In the realm of responsible car ownership, checking your car insurance is a crucial task that ensures you’re adequately protected on the road. However, car insurance is not a one-size-fits-all solution, and your coverage needs may change over time. Regularly reviewing your policy allows you to make informed decisions about your coverage, deductible amounts, discounts, and endorsements. It also ensures that your personal information is accurate and up-to-date.

Ultimately, staying proactive about your car insurance helps you maintain continuous coverage and make the most of the protection it provides. So, take a few moments to review your car insurance policy today—it’s a small effort that can yield significant peace of mind on the road. Safe driving!


Frequently Asked Questions (FAQs):

Finnable has set a required minimum age for personal loan of 21 years for individuals to be eligible for a personal loan. This ensures that applicants have reached legal adulthood and are capable of entering into a financial agreement.

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Unfortunately, no. Finnable does not, at the moment, offer any loans to senior citizens. Currently, 60 is the maximum age for personal loans set by Finnable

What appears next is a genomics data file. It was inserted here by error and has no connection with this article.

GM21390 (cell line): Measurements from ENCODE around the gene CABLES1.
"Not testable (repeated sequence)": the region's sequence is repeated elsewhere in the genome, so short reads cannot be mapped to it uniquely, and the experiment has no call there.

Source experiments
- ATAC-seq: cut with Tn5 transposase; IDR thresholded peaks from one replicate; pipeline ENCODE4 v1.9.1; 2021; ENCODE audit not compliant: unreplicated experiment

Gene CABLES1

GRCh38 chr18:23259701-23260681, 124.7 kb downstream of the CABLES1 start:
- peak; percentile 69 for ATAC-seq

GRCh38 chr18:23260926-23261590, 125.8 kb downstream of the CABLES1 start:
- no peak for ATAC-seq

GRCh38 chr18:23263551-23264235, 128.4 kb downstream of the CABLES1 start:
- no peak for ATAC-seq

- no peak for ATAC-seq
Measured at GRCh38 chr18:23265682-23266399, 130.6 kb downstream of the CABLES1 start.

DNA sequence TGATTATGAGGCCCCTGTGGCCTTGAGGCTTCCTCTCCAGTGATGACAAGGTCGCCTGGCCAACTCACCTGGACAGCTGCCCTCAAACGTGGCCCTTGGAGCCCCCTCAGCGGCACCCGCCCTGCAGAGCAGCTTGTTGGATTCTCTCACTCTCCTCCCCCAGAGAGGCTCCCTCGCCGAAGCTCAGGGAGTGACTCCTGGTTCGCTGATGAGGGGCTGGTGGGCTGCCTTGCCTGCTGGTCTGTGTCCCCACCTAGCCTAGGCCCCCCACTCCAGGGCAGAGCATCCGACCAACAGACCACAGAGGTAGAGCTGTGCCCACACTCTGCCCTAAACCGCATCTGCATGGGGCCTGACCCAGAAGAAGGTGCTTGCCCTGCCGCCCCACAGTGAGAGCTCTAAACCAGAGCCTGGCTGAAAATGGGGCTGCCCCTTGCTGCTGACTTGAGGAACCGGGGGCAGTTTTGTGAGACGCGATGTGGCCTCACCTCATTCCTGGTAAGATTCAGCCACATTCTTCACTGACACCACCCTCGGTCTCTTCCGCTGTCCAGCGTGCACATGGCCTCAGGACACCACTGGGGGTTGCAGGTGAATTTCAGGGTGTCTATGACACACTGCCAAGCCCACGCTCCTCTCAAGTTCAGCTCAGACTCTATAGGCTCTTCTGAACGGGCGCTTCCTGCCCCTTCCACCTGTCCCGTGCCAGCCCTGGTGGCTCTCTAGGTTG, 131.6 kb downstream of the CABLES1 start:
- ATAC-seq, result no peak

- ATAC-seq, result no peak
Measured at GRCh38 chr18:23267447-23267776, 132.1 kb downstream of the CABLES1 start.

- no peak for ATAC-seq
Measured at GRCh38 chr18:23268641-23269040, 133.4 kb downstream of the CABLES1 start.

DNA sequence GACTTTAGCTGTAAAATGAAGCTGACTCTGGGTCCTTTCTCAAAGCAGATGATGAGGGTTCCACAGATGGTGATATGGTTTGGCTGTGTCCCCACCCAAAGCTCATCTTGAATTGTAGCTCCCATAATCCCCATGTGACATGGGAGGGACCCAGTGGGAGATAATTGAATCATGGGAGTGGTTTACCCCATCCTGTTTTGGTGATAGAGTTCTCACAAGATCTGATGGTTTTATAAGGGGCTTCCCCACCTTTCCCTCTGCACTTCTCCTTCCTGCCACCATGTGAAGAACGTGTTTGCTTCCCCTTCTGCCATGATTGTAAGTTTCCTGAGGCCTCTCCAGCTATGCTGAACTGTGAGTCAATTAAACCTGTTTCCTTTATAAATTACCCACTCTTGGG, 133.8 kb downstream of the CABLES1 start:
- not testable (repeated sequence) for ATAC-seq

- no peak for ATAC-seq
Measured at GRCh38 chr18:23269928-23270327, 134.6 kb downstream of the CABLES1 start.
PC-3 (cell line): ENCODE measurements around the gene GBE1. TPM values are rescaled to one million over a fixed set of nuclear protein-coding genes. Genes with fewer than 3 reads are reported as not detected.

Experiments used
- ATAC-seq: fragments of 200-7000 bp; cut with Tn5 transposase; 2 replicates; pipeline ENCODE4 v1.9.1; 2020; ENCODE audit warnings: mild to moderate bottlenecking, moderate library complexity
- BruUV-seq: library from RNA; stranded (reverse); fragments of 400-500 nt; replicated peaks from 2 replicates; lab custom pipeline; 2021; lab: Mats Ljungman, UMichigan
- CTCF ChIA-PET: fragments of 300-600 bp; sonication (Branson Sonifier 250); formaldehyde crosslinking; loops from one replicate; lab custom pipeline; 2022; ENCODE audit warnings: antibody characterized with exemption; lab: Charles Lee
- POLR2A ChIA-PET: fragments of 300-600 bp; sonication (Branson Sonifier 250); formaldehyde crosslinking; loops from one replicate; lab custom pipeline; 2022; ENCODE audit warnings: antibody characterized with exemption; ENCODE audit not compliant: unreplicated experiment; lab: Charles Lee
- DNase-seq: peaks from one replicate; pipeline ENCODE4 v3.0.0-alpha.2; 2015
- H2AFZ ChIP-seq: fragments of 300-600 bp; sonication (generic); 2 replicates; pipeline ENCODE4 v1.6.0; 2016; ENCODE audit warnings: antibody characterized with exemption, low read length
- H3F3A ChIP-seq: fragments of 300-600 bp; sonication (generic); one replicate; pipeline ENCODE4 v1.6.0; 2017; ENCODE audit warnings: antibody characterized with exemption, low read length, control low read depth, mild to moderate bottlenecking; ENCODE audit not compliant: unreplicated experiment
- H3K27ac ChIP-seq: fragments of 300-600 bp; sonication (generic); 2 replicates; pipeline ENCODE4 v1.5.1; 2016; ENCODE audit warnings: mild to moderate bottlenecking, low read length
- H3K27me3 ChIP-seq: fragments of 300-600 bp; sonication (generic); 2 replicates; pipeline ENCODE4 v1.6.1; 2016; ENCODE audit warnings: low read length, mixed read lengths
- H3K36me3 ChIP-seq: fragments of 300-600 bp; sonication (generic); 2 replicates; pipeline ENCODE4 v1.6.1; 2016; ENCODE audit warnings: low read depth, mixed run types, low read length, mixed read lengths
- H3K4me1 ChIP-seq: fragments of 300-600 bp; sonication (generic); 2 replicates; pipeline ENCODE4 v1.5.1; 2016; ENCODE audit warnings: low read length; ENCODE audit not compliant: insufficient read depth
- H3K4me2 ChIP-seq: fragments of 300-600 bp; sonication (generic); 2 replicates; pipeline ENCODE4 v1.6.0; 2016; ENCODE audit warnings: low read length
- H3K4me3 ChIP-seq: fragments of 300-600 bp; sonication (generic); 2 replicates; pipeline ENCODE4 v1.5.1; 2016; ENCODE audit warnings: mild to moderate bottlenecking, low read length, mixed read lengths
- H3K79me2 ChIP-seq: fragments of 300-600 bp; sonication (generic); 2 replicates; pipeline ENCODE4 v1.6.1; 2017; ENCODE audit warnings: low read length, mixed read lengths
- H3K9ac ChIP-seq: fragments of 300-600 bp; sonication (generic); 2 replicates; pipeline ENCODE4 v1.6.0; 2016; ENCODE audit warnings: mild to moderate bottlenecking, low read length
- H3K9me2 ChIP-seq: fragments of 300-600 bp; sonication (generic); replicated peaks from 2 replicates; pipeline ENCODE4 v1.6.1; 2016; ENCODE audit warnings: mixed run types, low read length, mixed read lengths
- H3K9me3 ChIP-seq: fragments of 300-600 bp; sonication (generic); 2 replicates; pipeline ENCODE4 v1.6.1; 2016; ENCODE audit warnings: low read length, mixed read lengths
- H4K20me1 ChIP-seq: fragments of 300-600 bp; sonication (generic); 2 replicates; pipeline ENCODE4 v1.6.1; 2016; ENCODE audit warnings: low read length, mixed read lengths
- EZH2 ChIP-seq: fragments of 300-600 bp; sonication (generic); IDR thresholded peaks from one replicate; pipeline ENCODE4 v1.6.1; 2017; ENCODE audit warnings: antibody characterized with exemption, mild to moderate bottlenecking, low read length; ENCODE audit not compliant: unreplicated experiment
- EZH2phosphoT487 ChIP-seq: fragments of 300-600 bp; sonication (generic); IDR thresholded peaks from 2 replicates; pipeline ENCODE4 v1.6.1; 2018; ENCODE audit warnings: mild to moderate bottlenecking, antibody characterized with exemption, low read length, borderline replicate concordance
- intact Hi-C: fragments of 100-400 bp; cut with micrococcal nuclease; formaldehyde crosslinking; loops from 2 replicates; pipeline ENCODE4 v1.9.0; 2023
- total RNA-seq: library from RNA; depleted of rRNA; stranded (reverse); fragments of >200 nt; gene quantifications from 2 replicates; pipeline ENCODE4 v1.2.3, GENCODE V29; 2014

Other than personal loan age limits, Finnable considers various other factors for determining loan eligibility. These factors may include the applicant's income, credit score, repayment capacity, and employment stability. By assessing these aspects comprehensively, Finnable ensures that borrowers across different age groups can access the loan products that best suit their financial needs. 


Amit Arora

I am a seasoned retail banker with over 21 years of global experience across business, risk and digital. In my last assignment as Global Head Digital Capabilities, I drove the largest change initiative in the bank to deliver the end-to-end digital program with over US$1 billion in planned investment. Prior to that, as COO for Group Retail Products & Digital, I implemented a risk management framework for retail banking across the group.